In letter to lawmakers, ABA defends decision not to publish book by Chinese human rights lawyer
The American Bar Association says an employee was misguided when he or she offered to publish a book by Chinese human rights lawyer Teng Biao, and the employee erred again when citing concerns about “upsetting the Chinese government” as the reason for withdrawing the offer.
The ABA was “disinclined” to publish the book by Teng, and sales projections by the association’s retail distribution partner “solidified the Publishing Group’s decision to reject publication,” the ABA says in an April 25 letter (PDF).
The ABA sent the letter to U.S. Sen. Marco Rubio of Florida and U.S. Rep. Chris Smith of New Jersey, who wanted to know whether the ABA canceled the book project because of fears or threats that ABA projects would be adversely affected in China. Smith is chair of the Congressional-Executive Commission on China and Rubio is co-chair. Both are Republicans.
“Let us begin,” the ABA letter says, “by stating unequivocally that the publication decision was in no way related to ABA programs or operations in China by the ABA Rule of Law Initiative (ABA ROLI) or other ABA entities. The decision not to proceed with publication of the book was a business decision made by the ABA Publishing Services Group after an assessment of projected book sales, including advice from the ABA’s retail distribution partner.” The letter was signed by ABA President Paulette Brown and ABA executive director Jack Rives.
Rubio and Smith had asked for “additional clarification” about the book project after Foreign Policy (reg. req.) reported that the ABA made a book offer to Teng in December 2014 and then withdrew it the next month. Teng gave Foreign Policy an email from an ABA employee explaining the changed decision in political terms.
“Apparently, there is concern that we run the risk of upsetting the Chinese government by publishing your book,” the email said, “and because we have ABA commissions working in China there is fear that we would put them and their work at risk.”
The ABA employee’s initial communication of a book offer to Teng and the email explaining the withdrawal “were misguided as well as erroneous,” the ABA letter says. “The decision not to proceed with publication of Mr. Teng’s book was made for purely economic reasons.”
The ABA says it decided not to pursue the book project after its retail distribution partner projected that only 10 percent of the books would be sold and recommended against publication. The ABA says the projection was made before November 2014; the book offer was made to Teng in December 2014.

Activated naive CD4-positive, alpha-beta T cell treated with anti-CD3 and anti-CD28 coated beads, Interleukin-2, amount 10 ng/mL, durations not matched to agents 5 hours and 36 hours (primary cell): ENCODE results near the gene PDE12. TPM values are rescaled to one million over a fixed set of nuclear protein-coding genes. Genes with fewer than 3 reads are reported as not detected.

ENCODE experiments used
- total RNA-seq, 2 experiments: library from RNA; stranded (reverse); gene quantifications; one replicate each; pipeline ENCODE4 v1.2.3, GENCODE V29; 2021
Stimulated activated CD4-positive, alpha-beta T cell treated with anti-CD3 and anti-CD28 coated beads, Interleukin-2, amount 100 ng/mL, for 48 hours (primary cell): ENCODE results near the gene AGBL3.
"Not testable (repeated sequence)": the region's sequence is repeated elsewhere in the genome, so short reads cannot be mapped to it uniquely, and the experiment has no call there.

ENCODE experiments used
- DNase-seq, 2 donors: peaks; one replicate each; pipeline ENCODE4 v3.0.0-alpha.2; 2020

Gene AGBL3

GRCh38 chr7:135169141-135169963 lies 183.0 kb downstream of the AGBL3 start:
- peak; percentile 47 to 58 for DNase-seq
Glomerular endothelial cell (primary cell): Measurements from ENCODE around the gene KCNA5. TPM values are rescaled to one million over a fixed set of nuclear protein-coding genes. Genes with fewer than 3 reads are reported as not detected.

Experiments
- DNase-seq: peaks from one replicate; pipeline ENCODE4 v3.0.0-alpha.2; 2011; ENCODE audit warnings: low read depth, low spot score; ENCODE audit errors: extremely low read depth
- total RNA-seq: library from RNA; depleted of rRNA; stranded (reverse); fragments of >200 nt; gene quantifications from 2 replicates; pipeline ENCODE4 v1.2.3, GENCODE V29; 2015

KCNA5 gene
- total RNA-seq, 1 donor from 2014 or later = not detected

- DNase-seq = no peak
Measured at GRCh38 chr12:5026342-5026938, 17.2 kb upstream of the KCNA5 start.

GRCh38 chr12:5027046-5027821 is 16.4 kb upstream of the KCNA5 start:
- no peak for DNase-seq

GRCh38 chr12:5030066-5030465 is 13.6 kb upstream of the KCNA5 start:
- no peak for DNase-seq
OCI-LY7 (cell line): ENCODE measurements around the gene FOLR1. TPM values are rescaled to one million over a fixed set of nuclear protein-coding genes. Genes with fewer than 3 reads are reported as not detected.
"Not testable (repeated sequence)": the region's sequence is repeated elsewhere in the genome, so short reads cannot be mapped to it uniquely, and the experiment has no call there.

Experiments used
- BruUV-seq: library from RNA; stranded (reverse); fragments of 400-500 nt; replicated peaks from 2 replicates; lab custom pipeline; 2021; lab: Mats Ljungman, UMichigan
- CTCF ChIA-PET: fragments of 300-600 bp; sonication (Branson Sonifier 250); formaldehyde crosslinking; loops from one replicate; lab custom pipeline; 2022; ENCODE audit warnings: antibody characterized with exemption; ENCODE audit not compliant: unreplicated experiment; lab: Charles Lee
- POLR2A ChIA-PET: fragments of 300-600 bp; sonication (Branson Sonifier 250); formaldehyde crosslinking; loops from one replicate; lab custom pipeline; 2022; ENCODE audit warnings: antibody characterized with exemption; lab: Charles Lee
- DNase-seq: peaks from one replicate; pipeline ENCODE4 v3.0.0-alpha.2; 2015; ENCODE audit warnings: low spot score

“The director of the ABA Publishing Services Group has publicly expressed his apologies for this unfortunate miscommunication to Mr. Teng,” the letter said. “We emphasize that discussions between Mr. Teng and the publications staff never reached the point of contract discussions, much less a signed commitment. Further, Mr. Teng has certainly been free to pursue any and all other publication venues for his book.”
The ABA responded to five specific questions posed by Rubio and Smith. The questions and the ABA answers are:
• “Did the ABA receive any indication from the Chinese government or any other individuals that the programs it facilitates in China would be jeopardized if, in fact, this book project was pursued?” ANSWER: None at all.
• “Do such calculations routinely enter in to ABA publishing decisions, either overtly, or indirectly?” ANSWER: They do not.
• “Was the ABA’s decision regarding Mr. Teng’s book influenced by concerns over the security and safety of ABA ROLI staff in China or potential retaliation against the partnerships and work of its commissions and individual members?” ANSWER: It was not.
• “Did the ABA receive updated marketing information between December 2014, when the book was commissioned, and January 2015 when Teng Biao was notified of the offer being withdrawn?” ANSWER: The ABA never commissioned the book or engaged in contract negotiations. No additional marketing information was received after the end of November 2014.
The letter also outlined steps the ABA has taken to support the rule of law and human rights in China. ABA presidents have issued four statements of public concern since last August, and the ABA has submitted detailed comments on a controversial proposed law regarding nongovernmental organizations.
ABA President Paulette Brown visited China in 2015, where she emphasized the importance of independence of the legal profession and the ability of lawyers to represent clients without fear of reprisal. In April 2016, Brown issued a call “for the Chinese government to protect human rights under its own law and international law, heed the United Nations Basic Principles on the Role of Lawyers, and observe fair trial and due process standards.”